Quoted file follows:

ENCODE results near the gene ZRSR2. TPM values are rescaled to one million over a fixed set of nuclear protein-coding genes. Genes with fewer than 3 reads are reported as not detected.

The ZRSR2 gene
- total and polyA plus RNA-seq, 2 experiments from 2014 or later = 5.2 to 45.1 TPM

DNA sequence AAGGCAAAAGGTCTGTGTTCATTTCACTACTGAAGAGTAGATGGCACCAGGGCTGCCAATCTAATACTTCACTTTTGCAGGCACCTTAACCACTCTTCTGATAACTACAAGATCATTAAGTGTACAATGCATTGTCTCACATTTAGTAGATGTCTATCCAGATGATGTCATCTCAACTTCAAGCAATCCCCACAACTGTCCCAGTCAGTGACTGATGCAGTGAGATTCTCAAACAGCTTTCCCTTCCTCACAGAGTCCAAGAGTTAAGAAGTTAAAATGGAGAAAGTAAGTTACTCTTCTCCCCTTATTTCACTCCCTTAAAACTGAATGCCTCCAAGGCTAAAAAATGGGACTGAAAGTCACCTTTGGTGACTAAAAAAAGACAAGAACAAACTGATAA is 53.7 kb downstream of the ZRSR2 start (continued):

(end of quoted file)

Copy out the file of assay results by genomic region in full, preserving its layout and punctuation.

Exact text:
ENCODE results near the gene ZRSR2. TPM values are rescaled to one million over a fixed set of nuclear protein-coding genes. Genes with fewer than 3 reads are reported as not detected.

The ZRSR2 gene
- total and polyA plus RNA-seq, 2 experiments from 2014 or later = 5.2 to 45.1 TPM

DNA sequence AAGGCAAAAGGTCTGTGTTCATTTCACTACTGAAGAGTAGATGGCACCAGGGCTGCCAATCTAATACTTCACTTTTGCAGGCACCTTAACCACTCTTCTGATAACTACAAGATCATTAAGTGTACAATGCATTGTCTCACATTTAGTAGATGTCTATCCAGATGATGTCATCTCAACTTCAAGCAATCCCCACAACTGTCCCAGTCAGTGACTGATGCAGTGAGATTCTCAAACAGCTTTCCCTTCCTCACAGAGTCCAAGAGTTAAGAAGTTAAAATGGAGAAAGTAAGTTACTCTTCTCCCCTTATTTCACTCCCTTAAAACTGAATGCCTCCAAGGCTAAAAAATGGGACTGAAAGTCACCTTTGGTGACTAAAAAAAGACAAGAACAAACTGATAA is 53.7 kb downstream of the ZRSR2 start (continued):